A friend of mine who is very interested in remote reality (aka telepresence) already has a HMZ-T1, with which he is quite satisfied, but we were both eager to compare it with my new ST1080. As it turns out, the two devices have different weaknesses, some of which were surprising.
First, the field of view. You’ve seen it mentioned, something along 40° vs 45°, but that doesn’t really convey the difference. Trigonometry tells us it would be a linear difference of nearly 14% in apparent screen size. Marketing numbers, 150″ vs 100″ screens (note how that’s way off from the prior claim). But the reality of it is, the HMZ-T1 has a notably larger field of view – at the apparent cost of a very small sweet spot. You have to adjust the set precisely to get even part of the image sharp, and with the mechanism that locks the optics in steps, at least I cannot get the whole image sharp at once. With the ST1080, this problem nearly only occurs in the vertical placement, and is much milder (although I sometimes get an impression it’s dim instead of out of focus). Anyhow, for a repeatable measurement I took my compact camera and put it against the display unit, and snapped one picture from the ST1080 and one from the HMZ-T1.
As for color, the HMZ-T1 defaults to a more saturated and warmer rendition which it calls natural. Lacking better references, I can’t really disagree with it, but I can say the colors on the ST1080 are usable (although contrast suffers a lot in the sides for dark images). The camera doesn’t render colors from the ST1080 very well since it uses strobed colors, so the metering and exposure both get a rather random sample.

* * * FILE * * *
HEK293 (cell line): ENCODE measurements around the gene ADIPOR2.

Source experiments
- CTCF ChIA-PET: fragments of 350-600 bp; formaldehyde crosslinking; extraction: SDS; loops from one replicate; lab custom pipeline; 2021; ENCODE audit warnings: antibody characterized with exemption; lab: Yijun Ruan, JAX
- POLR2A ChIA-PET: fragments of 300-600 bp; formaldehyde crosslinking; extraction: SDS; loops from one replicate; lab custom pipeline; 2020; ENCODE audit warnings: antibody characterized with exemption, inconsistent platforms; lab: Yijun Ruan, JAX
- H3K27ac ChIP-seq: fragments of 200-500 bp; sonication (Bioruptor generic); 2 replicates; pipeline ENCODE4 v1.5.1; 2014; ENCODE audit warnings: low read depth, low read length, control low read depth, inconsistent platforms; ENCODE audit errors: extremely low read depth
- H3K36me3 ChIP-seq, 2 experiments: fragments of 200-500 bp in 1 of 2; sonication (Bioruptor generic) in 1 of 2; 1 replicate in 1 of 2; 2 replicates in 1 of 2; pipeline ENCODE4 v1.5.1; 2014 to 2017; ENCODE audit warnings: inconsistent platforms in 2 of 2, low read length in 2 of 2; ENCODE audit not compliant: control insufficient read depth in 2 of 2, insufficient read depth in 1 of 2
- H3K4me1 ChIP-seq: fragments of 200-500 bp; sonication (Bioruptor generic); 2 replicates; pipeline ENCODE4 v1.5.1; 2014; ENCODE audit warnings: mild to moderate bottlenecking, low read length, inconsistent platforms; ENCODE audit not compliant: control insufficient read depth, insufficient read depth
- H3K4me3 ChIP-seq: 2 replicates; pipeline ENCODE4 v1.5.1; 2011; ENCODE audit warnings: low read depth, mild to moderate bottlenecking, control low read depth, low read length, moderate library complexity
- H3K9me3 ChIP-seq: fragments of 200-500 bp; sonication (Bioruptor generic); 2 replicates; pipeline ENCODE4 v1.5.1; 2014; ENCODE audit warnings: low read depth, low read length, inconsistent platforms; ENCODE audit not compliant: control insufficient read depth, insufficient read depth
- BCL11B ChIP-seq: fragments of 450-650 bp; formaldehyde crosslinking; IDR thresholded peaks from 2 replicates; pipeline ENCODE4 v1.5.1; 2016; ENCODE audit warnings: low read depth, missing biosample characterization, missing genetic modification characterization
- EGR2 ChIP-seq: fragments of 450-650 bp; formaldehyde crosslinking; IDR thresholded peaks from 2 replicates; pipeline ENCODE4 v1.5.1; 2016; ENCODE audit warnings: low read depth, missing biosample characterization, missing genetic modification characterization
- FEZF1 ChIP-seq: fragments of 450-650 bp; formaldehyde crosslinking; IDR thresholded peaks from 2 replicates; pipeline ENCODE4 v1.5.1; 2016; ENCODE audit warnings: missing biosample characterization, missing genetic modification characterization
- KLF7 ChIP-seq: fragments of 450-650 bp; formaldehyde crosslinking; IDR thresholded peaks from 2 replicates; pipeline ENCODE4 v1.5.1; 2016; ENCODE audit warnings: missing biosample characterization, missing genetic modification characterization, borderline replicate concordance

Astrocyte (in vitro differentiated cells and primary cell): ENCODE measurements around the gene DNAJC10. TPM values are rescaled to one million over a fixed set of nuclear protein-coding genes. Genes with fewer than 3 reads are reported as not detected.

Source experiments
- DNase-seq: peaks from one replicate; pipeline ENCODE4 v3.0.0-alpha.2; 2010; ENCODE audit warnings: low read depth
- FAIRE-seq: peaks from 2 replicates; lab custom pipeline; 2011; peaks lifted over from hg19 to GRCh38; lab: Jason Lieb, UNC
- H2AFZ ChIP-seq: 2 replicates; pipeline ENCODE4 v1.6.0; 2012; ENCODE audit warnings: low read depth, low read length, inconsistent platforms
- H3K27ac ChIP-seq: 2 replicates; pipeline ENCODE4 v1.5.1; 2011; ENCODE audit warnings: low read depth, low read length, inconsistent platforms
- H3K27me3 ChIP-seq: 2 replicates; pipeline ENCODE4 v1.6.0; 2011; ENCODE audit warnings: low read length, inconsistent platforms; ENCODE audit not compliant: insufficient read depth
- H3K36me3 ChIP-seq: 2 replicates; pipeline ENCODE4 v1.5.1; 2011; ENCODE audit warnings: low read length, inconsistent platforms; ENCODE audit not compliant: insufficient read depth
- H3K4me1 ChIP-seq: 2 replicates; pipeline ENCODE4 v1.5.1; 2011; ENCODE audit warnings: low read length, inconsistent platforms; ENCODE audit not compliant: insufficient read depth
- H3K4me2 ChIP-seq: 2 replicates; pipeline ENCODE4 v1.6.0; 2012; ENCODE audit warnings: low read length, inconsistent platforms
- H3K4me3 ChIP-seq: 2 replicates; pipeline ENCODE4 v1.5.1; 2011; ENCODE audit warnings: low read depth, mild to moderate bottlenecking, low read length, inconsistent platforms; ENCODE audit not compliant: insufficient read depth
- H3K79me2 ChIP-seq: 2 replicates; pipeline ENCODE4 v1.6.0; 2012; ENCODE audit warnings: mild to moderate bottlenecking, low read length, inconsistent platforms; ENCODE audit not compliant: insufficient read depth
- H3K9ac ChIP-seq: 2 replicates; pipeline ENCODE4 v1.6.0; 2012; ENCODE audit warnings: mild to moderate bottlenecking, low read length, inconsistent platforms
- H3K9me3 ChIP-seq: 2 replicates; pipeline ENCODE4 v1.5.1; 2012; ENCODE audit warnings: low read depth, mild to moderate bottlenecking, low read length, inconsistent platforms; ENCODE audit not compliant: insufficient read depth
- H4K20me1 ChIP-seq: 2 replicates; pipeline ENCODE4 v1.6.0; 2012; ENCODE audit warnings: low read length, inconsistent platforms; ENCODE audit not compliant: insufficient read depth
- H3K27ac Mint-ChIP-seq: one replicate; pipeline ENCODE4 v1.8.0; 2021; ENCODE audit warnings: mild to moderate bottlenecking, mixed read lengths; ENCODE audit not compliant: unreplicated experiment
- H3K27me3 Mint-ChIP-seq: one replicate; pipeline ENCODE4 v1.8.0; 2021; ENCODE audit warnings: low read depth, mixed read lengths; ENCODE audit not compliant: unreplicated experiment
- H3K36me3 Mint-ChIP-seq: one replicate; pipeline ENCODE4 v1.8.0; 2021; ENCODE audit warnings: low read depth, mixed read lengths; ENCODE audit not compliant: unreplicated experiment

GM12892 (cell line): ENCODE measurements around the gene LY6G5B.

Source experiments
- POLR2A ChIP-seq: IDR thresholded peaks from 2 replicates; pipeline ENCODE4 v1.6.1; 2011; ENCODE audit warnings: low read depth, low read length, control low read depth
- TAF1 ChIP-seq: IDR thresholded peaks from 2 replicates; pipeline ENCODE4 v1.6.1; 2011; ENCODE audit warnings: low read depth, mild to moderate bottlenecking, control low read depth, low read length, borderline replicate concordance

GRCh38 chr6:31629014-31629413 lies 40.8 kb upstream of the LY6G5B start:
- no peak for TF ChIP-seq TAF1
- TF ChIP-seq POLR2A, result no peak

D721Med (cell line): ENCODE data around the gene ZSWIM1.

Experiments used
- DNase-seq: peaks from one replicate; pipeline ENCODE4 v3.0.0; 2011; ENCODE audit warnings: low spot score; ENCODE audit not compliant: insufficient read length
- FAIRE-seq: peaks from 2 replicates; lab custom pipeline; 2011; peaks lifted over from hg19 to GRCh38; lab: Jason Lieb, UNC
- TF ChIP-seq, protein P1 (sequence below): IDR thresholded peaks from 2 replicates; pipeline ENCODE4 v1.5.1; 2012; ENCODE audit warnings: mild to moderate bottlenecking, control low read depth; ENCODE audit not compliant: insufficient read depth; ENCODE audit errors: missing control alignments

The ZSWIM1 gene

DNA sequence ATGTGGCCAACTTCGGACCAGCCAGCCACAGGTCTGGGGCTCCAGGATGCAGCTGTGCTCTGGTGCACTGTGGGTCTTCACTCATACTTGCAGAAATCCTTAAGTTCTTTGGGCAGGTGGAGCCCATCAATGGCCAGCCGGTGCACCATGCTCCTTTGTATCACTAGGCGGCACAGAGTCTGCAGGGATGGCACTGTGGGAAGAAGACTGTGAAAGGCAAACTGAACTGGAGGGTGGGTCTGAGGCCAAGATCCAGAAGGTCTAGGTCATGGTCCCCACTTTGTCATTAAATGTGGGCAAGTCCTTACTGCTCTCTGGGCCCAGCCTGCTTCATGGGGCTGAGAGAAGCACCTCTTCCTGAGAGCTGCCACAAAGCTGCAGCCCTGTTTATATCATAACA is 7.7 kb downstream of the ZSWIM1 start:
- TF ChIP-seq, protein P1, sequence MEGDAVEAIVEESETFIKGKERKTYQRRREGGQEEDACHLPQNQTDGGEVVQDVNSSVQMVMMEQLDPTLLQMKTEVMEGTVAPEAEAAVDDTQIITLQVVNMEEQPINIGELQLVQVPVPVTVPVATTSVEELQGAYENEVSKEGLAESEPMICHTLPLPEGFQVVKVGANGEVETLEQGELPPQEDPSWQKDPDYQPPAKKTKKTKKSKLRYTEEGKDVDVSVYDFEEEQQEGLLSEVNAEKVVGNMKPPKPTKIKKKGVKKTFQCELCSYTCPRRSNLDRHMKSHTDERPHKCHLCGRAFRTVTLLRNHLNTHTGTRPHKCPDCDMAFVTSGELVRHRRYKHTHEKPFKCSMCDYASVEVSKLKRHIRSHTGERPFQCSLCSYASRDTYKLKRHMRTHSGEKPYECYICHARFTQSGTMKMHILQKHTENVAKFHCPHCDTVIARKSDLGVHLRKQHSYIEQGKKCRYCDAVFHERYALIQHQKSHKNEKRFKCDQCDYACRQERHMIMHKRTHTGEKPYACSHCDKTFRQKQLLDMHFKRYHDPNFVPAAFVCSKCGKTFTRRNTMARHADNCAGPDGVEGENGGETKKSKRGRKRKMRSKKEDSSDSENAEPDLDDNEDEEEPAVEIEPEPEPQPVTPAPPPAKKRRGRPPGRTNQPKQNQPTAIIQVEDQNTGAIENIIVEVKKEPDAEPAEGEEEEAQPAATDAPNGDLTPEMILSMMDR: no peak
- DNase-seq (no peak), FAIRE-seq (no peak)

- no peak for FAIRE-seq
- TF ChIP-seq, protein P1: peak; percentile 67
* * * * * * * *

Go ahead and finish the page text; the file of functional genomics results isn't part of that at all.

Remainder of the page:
When it comes to signal sources, ostensibly the two devices accept much the same inputs except that the ST1080 extends its 1080p stereo modes with a top-and-bottom full resolution 30Hz mode. In practice, when I tried to make a response test signal in 1080p60, it turns out the HMZ-T1 completely refused to acknowledge any video signal from my work laptop (a Dell E5520 running Xorg with a core i7, Intel graphics). We therefore resorted to video from a camera for reaction speed testing.
This left us with an input that somewhat favored the ST1080 – 1920x1080i at 50 fields per second (25 full frames per second). We didn’t expect it to be a huge difference, but it was. The ST1080 produced no discernible delay in audio, at all. For video, we know the delay is at least a field time (20ms), but did not notice a delay – consistent with the common claim that we start to notice things above about 40ms. The entire resolution was obviously present, as we could see the jagged interlacing artifacts on objects in motion. The HMZ-T1, with its much more advanced video processing including color conversion, image scaling, apparently deinterlacing and a most definite audio delay to keep it in synch with the video, surprised us with a video delay of 90ms more than the ST1080. It might have a gaming mode buried somewhere in its settings, but more than four field times of delay is really uncalled for and was particularly surprising as closer high speed filming had shown the OLED displays do scan like the video signal, unlike the ST1080 which does full-frame updates. This measurement was done by connecting a camera to an HDMI splitter and flashing an LED light on and off into the lens, while filming the two displays using a high speed camera.